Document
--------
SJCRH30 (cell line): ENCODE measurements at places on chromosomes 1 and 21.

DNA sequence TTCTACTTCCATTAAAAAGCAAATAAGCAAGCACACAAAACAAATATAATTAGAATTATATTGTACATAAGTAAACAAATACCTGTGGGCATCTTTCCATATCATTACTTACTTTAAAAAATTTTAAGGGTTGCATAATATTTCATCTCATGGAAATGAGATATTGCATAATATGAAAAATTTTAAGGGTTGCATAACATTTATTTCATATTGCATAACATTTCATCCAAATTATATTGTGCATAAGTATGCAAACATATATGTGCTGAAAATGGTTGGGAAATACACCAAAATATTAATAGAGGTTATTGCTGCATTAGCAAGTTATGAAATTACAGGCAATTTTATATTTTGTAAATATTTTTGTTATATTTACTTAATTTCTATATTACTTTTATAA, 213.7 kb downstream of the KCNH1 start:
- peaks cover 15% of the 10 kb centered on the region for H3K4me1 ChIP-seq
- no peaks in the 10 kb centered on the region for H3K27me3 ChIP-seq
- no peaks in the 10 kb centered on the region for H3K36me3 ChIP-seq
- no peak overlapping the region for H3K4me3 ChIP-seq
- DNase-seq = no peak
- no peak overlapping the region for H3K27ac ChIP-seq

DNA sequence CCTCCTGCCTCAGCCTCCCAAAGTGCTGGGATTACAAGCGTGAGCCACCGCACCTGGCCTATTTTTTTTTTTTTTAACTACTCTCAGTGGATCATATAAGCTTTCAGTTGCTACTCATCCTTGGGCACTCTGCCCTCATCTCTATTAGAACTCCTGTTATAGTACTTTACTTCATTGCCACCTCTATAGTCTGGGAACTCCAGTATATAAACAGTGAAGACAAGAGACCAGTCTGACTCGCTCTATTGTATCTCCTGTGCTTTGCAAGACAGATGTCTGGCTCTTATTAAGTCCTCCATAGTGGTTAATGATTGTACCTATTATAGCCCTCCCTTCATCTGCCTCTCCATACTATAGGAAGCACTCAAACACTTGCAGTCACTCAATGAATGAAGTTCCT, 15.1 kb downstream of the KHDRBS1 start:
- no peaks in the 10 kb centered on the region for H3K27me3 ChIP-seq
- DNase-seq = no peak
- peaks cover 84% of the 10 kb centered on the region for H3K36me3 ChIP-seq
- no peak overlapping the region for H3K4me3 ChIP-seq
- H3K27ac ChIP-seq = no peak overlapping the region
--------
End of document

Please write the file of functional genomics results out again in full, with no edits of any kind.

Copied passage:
SJCRH30 (cell line): ENCODE measurements at places on chromosomes 1 and 21.

DNA sequence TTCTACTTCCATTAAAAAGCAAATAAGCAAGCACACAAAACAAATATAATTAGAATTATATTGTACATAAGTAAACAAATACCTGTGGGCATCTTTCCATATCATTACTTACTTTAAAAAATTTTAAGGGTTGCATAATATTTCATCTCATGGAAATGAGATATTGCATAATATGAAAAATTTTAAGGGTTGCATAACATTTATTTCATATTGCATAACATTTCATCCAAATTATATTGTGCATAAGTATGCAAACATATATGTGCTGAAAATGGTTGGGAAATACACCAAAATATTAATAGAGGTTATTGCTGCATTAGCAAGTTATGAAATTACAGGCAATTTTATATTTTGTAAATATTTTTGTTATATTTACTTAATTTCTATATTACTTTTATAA, 213.7 kb downstream of the KCNH1 start:
- peaks cover 15% of the 10 kb centered on the region for H3K4me1 ChIP-seq
- no peaks in the 10 kb centered on the region for H3K27me3 ChIP-seq
- no peaks in the 10 kb centered on the region for H3K36me3 ChIP-seq
- no peak overlapping the region for H3K4me3 ChIP-seq
- DNase-seq = no peak
- no peak overlapping the region for H3K27ac ChIP-seq

DNA sequence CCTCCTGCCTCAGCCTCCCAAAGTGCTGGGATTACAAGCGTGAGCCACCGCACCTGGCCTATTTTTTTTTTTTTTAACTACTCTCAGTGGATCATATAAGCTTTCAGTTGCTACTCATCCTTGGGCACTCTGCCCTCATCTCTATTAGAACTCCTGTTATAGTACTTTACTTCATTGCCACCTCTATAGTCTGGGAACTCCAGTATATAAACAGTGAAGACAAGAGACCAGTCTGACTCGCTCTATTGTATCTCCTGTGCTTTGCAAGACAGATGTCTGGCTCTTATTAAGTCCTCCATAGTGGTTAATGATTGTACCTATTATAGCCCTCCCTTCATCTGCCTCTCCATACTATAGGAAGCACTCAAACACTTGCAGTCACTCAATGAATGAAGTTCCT, 15.1 kb downstream of the KHDRBS1 start:
- no peaks in the 10 kb centered on the region for H3K27me3 ChIP-seq
- DNase-seq = no peak
- peaks cover 84% of the 10 kb centered on the region for H3K36me3 ChIP-seq
- no peak overlapping the region for H3K4me3 ChIP-seq
- H3K27ac ChIP-seq = no peak overlapping the region